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Tame Impala (Kevin Parker) has officially announced his fourth studio album, ‘The Slow Rush’. ‘The Slow Rush’ was recorded between Los Angeles and Parker’s studio in his hometown of Fremantle, Australia. The twelve tracks were recorded, produced and mixed by Parker.
‘The Slow Rush’ is Parker’s deep dive into the oceans of time, conjuring the feeling of a lifetime in a lightning bolt, of major milestones whizzing by while you’re looking at your phone, it’s a paean to creation and destruction and the unending cycle of life.
Review of Tame Impala - The Slow Rush by Thomas Bleach
Soaked in dreamy synths and psychedelic tendencies, Tame Impala has taken his alternative pop-rock sound to new heights on his fourth studio album.
‘The Slow Rush’ is a record that hears Kevin Parker honing his craft yet again while in the midst of deep experimentation. Injecting a nostalgic disco influenced sound into his sonical palette, he’s created a collection of tracks that will have listeners wanting to groove in a whole different way than how they have to his music in the past.
This is a record of reflection and celebration. It’s a dreamy affair of pure saturation and is best experienced by listening from start to finish and fully immersing yourself within the music and the trippy world he creates.
Opening with the vocoder and synth distortion of ‘One More Year’, he puts an emphasis on the importance of time and how we need to make our short time in this world as impactful as possible, and to create as many memories as we can. It’s a really beautiful and sentimental way to kickstart this record as it immediately draws you into the winding sonical journey this record holds.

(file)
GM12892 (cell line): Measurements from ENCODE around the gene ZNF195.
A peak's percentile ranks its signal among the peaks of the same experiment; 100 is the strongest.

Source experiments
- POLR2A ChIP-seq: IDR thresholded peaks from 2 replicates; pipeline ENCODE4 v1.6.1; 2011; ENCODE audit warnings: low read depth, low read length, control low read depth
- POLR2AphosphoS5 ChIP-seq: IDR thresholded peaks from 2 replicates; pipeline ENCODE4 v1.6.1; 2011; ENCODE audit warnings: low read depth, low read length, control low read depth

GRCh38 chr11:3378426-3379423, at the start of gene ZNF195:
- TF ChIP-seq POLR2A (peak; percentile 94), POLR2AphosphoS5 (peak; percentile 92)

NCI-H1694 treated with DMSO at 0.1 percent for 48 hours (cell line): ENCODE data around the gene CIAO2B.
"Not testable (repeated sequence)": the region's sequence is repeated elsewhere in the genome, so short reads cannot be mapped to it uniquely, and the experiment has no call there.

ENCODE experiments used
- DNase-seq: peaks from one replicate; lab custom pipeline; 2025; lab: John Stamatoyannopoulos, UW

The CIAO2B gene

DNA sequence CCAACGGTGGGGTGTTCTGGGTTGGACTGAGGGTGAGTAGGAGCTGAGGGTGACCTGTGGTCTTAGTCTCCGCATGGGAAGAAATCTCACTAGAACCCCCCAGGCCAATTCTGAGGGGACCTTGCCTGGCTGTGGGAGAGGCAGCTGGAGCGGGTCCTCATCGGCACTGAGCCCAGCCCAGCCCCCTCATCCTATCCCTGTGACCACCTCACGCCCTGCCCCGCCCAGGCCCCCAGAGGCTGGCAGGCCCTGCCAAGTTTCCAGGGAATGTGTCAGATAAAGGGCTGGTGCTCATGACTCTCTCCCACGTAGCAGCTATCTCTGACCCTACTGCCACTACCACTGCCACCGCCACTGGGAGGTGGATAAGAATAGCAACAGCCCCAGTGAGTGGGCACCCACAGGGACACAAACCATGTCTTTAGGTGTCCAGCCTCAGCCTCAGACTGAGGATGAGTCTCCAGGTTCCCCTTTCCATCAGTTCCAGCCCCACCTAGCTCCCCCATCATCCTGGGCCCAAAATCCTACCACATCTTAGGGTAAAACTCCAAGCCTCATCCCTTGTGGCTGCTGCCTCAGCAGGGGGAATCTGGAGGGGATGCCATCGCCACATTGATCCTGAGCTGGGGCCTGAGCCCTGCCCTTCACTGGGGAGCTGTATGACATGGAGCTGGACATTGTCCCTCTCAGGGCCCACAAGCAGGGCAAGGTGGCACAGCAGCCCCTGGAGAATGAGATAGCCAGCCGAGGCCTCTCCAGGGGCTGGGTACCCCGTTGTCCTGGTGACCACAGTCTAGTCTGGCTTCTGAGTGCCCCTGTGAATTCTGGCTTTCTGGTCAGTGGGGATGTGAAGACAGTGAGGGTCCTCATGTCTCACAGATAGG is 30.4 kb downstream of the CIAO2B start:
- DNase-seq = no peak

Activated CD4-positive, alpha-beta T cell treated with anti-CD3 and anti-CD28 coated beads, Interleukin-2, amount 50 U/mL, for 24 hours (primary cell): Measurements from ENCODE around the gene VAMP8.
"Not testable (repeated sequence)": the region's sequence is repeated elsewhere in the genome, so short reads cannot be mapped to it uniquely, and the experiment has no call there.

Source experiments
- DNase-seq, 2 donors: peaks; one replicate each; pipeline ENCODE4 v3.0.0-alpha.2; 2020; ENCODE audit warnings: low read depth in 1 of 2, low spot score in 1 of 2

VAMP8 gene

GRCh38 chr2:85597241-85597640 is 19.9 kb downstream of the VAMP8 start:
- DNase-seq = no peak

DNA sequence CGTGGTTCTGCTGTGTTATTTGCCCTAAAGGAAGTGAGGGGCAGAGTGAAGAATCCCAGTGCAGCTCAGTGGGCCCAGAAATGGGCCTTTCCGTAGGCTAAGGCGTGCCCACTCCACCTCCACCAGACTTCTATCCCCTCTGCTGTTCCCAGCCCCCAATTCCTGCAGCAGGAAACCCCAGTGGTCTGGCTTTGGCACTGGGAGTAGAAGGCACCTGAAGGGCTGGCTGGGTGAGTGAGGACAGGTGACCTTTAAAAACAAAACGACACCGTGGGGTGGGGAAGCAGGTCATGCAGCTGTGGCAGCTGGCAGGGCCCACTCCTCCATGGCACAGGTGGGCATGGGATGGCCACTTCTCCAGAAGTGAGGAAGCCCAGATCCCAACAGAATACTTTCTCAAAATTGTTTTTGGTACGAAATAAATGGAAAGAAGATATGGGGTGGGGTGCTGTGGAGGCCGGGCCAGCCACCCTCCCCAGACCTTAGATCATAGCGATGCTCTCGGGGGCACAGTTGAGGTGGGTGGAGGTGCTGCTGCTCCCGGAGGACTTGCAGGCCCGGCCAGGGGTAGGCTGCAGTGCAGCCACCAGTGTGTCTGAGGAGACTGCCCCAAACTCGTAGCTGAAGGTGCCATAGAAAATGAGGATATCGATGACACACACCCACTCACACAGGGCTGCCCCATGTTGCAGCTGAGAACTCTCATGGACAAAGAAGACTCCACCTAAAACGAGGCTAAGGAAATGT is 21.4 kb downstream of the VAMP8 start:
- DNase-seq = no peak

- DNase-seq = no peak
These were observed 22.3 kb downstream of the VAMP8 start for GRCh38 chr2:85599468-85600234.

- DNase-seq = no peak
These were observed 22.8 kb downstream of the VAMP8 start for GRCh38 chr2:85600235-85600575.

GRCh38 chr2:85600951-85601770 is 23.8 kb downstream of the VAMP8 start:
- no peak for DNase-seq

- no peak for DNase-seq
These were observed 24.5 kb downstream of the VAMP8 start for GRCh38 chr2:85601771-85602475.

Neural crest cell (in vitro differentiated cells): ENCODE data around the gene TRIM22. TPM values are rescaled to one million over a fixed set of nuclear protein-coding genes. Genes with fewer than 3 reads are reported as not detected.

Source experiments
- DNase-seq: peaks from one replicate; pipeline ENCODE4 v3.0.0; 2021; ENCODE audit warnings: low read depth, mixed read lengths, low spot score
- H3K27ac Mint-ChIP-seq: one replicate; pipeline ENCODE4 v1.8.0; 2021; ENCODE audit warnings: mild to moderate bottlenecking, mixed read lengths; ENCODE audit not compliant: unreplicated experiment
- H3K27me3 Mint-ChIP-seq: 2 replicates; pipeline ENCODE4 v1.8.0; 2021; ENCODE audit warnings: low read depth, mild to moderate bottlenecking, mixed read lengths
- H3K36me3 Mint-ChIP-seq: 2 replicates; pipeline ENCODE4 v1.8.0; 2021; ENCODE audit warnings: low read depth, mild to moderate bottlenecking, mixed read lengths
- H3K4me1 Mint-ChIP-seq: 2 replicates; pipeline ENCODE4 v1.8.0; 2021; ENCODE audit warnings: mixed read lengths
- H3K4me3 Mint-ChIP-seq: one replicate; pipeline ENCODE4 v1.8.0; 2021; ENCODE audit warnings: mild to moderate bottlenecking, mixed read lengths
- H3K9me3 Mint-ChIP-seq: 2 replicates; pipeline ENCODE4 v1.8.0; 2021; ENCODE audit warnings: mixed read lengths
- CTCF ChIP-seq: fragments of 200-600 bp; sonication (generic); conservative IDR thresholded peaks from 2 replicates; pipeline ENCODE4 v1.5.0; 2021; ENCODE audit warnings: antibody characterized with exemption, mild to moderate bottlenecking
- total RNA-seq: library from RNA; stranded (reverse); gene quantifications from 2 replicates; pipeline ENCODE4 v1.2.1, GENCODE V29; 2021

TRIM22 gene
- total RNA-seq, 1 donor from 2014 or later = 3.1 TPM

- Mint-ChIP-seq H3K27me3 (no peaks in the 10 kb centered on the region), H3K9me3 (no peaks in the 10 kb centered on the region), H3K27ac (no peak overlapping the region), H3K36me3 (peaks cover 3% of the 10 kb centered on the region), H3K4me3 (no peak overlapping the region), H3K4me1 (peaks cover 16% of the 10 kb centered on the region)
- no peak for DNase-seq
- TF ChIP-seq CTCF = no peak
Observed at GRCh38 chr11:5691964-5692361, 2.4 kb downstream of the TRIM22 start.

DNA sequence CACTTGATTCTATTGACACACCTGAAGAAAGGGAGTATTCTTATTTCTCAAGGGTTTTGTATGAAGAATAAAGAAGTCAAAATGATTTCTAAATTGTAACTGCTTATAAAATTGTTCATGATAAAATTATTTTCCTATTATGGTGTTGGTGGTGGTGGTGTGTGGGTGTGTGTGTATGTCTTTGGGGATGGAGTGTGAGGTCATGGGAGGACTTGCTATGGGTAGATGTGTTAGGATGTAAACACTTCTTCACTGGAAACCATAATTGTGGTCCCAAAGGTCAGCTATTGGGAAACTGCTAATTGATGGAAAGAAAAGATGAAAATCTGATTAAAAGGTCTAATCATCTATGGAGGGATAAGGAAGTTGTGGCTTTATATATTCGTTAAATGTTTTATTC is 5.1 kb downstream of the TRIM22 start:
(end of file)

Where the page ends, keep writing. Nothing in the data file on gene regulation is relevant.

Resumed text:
Previously released singles ‘Borderline’, ‘Posthumous Forgiveness’, It Might Be Time’ and the ultimately groovy ‘Lost In Yesterday’ continue the disco injected experimentation while he builds a collection of tracks that will enhance his already strong live show.
The rest of the new songs are experimental at heart from the 2 minute ‘Glimmer’ which hears him proclaiming “I just want a glimmer of hope”, to ‘Instant Destiny’ which captures an anthemic production intertwined with a storyline of the permanence of marriage. He then brings it back to the essence of time on ‘Tomorrows Dust’ before closing the album with the piano and percussion heavy ‘One More Hour’ which concludes the final reflections.
But it’s the 6 minute masterpiece ‘Breathe Deeper’ which truly stands out. Focusing on the power of breathing through negative and stressful situations, he creates an anthem that we didn't realise we needed in our lives.
“Breathe a little deeper, should you need to come undone” he sings during the synth saturated track which sounds like quintessential Tame Impala.
‘The Slow Rush’ is an album that is meant to be experienced from start to finish and is Parker’s most experimental body of work yet. It's one that will come to life on his upcoming world tour and will be a celebratory affair of time and the memories we can make.
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